The Colorado Oil and Gas Task Force created to “resolve land-use conflicts” between residents and oil and gas companies has submitted nine recommendations to the state’s governor. The group supported changes giving locals the opportunity to offer input on drilling projects, but “stopped short of supporting proposals to give any more power to local governments.” Read More
Congestion pricing and driving restrictions offer two different ways for policymakers to address traffic congestion: the former levies fees individuals who drive into or within a designated “charging zone,” while the latter enforces “road-space rationing” (usually based on a car’s permit color or license plate number). Transportation experts strongly recommend the use of congestion pricing due to its efficacy and environmental benefits—so why do many cities choose to implement driving restrictions instead?
Equity concerns have been the biggest obstacle to the adoption of congestion-based pricing, which is seen as less fair to low-income drivers—and thus, less politically appealing—than a rationing system. Despite these concerns, existing evidence on the equity effects of congestion pricing has come only from developed countries, where even low-income individuals often own a car and drive to work. In a new RFF discussion paper, “Who Will Be Affected By A Congestion Pricing Scheme in Beijing?,” I work with my RFF colleague Joshua Linn and Lunyu Xie of Beijing’s Renmin University to examine the distributional consequences of a congestion pricing scheme currently under consideration in China, offering a glimpse into its effects on drivers in countries with developing economies. Our findings suggest that the burden of congestion pricing in Beijing would fall most heavily on wealthy and privileged drivers. Read More
Each week, I review the papers, studies, reports, and briefings posted over at the RFF Library Blog.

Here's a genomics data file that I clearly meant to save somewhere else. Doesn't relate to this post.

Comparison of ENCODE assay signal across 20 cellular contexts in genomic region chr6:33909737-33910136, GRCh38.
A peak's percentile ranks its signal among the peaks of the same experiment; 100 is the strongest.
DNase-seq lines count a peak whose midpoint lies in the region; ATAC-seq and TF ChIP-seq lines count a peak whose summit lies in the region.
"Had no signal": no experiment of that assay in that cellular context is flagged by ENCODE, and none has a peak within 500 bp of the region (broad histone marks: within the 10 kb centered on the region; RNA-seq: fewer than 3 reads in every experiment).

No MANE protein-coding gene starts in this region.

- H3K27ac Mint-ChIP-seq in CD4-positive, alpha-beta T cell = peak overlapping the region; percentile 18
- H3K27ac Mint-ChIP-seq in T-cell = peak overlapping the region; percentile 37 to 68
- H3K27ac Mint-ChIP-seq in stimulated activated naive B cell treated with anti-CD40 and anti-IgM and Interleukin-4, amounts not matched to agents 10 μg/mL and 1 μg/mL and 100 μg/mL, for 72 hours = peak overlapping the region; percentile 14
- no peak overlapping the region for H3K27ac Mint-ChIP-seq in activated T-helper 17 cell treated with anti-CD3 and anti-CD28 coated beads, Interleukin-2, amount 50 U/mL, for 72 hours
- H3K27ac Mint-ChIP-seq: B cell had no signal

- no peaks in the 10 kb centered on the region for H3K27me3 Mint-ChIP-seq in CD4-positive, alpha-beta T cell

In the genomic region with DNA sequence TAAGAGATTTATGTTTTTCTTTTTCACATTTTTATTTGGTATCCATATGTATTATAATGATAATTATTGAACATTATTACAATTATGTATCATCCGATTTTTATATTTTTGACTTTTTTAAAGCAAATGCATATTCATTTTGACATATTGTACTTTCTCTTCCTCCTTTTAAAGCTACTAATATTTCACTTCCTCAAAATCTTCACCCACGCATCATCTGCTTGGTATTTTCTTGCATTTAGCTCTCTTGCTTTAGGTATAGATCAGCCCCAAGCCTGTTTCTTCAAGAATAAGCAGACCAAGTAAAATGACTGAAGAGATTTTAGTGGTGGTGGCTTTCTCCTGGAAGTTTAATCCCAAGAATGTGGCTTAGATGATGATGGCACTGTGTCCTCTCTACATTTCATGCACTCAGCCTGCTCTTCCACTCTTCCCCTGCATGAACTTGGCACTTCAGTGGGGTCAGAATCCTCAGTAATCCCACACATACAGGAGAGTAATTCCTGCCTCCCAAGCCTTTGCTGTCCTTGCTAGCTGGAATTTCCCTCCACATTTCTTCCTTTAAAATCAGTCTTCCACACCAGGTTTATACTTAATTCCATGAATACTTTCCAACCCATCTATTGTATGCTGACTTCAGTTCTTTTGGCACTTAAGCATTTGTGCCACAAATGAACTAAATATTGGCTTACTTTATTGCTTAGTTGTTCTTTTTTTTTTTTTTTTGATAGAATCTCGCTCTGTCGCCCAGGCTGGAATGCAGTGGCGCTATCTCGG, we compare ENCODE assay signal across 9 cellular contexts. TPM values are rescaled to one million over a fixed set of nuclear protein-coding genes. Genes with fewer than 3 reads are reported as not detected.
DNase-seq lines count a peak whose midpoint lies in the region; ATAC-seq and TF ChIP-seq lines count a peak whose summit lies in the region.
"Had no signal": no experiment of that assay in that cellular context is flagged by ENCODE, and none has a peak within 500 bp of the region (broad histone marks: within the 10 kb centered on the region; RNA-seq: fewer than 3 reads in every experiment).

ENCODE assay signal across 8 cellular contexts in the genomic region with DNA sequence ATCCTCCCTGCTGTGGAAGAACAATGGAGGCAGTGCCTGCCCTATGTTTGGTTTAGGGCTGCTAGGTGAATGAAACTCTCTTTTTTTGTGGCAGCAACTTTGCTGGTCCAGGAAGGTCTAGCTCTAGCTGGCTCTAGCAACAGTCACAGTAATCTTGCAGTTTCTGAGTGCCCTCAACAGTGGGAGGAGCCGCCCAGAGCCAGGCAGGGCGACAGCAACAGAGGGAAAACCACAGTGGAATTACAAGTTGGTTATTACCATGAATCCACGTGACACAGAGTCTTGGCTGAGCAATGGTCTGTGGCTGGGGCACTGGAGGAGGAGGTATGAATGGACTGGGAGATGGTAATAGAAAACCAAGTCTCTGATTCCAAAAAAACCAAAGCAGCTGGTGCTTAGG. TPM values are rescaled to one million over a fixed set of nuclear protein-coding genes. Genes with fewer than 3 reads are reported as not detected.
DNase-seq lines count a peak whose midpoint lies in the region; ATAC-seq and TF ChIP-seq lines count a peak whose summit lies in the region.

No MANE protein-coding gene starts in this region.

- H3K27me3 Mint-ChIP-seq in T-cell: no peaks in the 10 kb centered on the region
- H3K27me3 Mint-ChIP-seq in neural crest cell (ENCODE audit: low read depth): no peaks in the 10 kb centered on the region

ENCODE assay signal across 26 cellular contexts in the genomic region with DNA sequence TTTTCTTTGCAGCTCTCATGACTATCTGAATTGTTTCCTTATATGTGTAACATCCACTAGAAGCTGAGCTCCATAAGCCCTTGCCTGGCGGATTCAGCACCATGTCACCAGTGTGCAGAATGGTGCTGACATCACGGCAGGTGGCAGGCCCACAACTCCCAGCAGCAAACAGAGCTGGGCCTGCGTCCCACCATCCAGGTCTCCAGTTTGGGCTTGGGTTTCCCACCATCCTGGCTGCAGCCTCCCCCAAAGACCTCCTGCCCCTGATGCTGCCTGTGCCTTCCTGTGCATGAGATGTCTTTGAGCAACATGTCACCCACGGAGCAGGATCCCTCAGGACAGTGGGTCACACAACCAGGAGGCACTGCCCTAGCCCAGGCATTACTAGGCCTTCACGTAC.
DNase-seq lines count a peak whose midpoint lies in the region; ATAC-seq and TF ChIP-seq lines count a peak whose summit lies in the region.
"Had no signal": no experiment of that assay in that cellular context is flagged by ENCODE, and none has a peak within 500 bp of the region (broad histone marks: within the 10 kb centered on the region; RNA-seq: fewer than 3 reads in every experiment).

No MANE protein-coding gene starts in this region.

Colorado Oil and Gas Task Force Final Report
[AP] …[Governor] Hickenlooper spoke on the same day that his oil and gas task force submitted nine recommendations for easing tension created by the oil and gas industry in the state, often when wells are drilled near homes and schools… – via the Keystone Center for the Colorado Oil and Gas Task Force
Anthropogenic Warming has Increased Drought Risk in California
California is currently in the midst of a record-setting drought. The drought began in 2012 and now includes the lowest calendar-year and 12-mo precipitation, the highest annual temperature, and the most extreme drought indicators on record. The extremely warm and dry conditions have led to acute water shortages, groundwater overdraft, critically low streamflow, and enhanced wildfire risk. Analyzing historical climate observations from California, we find that precipitation deficits in California were more than twice as likely to yield drought years if they occurred when conditions were warm. We find that although there has not been a substantial change in the probability of either negative or moderately negative precipitation anomalies in recent decades, the occurrence of drought years has been greater in the past two decades than in the preceding century… - via Proceedings of the National Academy of Sciences by Noah S. Diffenbaugh, Daniel L. Swain and Danielle Touma
Double Impact: Why China Needs Coordinated Air Quality and Climate Strategies